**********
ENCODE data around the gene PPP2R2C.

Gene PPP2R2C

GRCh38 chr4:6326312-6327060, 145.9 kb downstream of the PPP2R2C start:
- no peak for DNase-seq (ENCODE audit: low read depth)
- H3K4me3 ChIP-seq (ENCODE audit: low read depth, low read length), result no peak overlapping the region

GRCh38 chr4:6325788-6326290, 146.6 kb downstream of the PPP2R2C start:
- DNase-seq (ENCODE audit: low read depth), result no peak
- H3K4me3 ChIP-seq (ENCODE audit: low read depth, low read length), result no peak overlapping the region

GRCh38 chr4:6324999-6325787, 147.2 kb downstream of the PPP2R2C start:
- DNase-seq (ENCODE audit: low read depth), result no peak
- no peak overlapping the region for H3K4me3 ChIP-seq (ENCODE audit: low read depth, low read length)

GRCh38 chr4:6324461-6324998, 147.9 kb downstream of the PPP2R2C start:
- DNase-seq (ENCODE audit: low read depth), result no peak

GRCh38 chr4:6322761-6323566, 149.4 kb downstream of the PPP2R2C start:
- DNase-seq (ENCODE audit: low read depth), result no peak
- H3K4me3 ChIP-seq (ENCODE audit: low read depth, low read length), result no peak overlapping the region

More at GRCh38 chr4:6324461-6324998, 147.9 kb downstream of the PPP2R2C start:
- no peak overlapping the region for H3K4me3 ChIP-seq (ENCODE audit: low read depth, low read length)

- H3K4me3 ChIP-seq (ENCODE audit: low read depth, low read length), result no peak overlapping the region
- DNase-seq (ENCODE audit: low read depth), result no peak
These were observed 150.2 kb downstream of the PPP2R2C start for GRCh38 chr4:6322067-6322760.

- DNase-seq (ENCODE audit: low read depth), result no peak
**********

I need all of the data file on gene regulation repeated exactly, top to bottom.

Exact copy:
ENCODE data around the gene PPP2R2C.

Gene PPP2R2C

GRCh38 chr4:6326312-6327060, 145.9 kb downstream of the PPP2R2C start:
- no peak for DNase-seq (ENCODE audit: low read depth)
- H3K4me3 ChIP-seq (ENCODE audit: low read depth, low read length), result no peak overlapping the region

GRCh38 chr4:6325788-6326290, 146.6 kb downstream of the PPP2R2C start:
- DNase-seq (ENCODE audit: low read depth), result no peak
- H3K4me3 ChIP-seq (ENCODE audit: low read depth, low read length), result no peak overlapping the region

GRCh38 chr4:6324999-6325787, 147.2 kb downstream of the PPP2R2C start:
- DNase-seq (ENCODE audit: low read depth), result no peak
- no peak overlapping the region for H3K4me3 ChIP-seq (ENCODE audit: low read depth, low read length)

GRCh38 chr4:6324461-6324998, 147.9 kb downstream of the PPP2R2C start:
- DNase-seq (ENCODE audit: low read depth), result no peak

GRCh38 chr4:6322761-6323566, 149.4 kb downstream of the PPP2R2C start:
- DNase-seq (ENCODE audit: low read depth), result no peak
- H3K4me3 ChIP-seq (ENCODE audit: low read depth, low read length), result no peak overlapping the region

More at GRCh38 chr4:6324461-6324998, 147.9 kb downstream of the PPP2R2C start:
- no peak overlapping the region for H3K4me3 ChIP-seq (ENCODE audit: low read depth, low read length)

- H3K4me3 ChIP-seq (ENCODE audit: low read depth, low read length), result no peak overlapping the region
- DNase-seq (ENCODE audit: low read depth), result no peak
These were observed 150.2 kb downstream of the PPP2R2C start for GRCh38 chr4:6322067-6322760.

- DNase-seq (ENCODE audit: low read depth), result no peak